The Abbotsford Arts Centre made a perfect venue for the Abbotsford Art Battle on Friday, Jan. 18. A large crowd of spectators swirled around the artists in a slow tornado, watching the pieces develop from blank canvases to stunning artworks. The atmosphere buzzed, with dj elixir providing a rhythmic soundtrack as the artists battled the clock and each other for the right to represent the Fraser Valley in the upcoming Vancouver regional competition this summer. Abbotsford artist Tori Carter, one of the evening’s finalists, shared her experience after the event.
Congratulations on making it through to the final round. As we talked about earlier, this is not your first Art Battle.
No, I have done Art Battle in Edmonton as well.
How did this Art Battle compare?
It was pretty similar. The one in Edmonton was a lot darker so it was hard to see your painting. Here they had good lighting which I really appreciate as an artist.
What drew you to compete tonight?
I think when you get out of your comfort zone, that’s when you learn the most. I’ve been painting for as long as I can remember. I’ve been doing custom paintings for 12 years so it’s hard to get out of my comfort zone. I kind of just take whatever people want to hire me for and I don’t really get challenged much because I’ve been doing it so long. Here you have 20 minutes to do something and that’s really challenging. This painting size I do in two months, so 20 minutes for two months worth of work.
How did the format influence your style or how you prepared for tonight?
I was not prepared. The whole time I was fighting with myself like, “What do I paint? I don’t know what to paint.” I was at war with myself. I think the other artists planned out what they were going to paint, practiced it beforehand, had a plan. At first I was thinking colour, then black and grey.
It worked out pretty well for you; you made it to the final round. What was it like to participate? What were you feeling?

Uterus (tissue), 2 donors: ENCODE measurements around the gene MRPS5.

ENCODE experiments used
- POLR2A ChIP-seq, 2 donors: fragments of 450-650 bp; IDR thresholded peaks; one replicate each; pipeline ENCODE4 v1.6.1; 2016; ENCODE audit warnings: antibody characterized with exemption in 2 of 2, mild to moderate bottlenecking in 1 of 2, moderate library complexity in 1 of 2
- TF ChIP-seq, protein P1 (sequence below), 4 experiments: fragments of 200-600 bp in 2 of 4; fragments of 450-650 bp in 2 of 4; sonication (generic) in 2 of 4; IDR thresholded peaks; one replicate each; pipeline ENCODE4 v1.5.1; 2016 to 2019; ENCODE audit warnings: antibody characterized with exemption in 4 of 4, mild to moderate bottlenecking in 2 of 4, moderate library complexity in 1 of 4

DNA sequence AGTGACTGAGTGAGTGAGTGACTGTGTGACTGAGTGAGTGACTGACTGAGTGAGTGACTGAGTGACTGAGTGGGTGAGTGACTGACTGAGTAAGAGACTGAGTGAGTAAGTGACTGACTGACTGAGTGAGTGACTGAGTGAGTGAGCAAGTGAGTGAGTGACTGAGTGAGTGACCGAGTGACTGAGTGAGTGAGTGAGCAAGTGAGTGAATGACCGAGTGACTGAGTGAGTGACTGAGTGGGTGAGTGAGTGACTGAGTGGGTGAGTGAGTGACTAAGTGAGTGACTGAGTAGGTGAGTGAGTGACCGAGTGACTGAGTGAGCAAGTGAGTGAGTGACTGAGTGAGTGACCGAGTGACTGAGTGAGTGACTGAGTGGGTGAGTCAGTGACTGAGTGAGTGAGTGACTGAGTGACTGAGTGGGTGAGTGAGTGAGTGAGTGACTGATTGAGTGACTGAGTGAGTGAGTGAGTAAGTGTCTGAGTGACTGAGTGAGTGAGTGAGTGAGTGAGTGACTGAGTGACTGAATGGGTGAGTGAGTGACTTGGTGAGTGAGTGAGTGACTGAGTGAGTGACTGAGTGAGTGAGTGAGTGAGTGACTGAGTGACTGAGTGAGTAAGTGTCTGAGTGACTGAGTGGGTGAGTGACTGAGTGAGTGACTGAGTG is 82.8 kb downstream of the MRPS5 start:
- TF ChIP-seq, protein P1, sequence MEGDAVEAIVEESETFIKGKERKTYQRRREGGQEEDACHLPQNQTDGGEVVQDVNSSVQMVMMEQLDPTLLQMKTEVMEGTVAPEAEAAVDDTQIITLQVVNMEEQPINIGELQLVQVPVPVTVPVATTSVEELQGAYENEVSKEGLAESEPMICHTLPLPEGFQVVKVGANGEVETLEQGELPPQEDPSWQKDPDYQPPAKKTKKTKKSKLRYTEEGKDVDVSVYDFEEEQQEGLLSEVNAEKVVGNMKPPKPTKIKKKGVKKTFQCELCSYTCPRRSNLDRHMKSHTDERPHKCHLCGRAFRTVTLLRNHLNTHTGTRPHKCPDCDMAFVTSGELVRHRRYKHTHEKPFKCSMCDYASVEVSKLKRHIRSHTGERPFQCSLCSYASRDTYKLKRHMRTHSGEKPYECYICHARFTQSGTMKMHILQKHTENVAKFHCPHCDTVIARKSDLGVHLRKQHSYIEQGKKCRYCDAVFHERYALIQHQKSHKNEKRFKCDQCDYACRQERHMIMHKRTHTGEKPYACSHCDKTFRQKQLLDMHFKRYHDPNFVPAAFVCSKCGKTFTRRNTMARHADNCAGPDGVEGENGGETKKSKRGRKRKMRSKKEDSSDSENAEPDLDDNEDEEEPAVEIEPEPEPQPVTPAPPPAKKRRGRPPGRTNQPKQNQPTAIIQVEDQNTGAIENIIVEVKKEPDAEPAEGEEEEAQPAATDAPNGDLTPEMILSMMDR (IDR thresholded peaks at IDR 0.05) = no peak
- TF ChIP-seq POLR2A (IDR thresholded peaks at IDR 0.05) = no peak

It’s a lot of pressure. Adrenaline, for sure. Your hands are shaking but you’re trying to do a straight line. If you can image that with a hundred people staring at you — that’s kind of what it felt like. It’s not easy at all, but it’s fun.
Is it nerve-racking having all the people walking around, so close?
I’ve done a lot of live painting, so I’m used to people staring at me. It’s more like I back up to look at my artwork and I bump into someone. So I’m trying not to bump into people. And the music adds more adrenaline so you end up painting fast instead of thinking things through and planning it out. You’re just kind of throwing it on. It’s very impulsive.
Looking back on this tomorrow, what do you think you will take away from it?
I’m going to take away that I loved my face (first round painting) and I hated my tiger (final round painting). And I’m sure there are people that did like the tiger. I know somebody bid on it so obviously people liked it, but for me it was not my best work.
My wife thought she could reach out and pet it.
Aw, thank you! It was a big learning experience and I had fun. As long as I take that out of it and I learn from it, then I’m happy.
Overall, the Art Battle evening was fun, well-organized, and provided a unique art experience. Local artist Shameem Khan, an Art Battle veteran, walked away victorious and earned an invite to the regional competition in Vancouver this summer. For more information, visit the Art Battle Canada web page or keep an eye on the Abbotsford Arts Council website for upcoming events.
Image: David Myles/The Cascade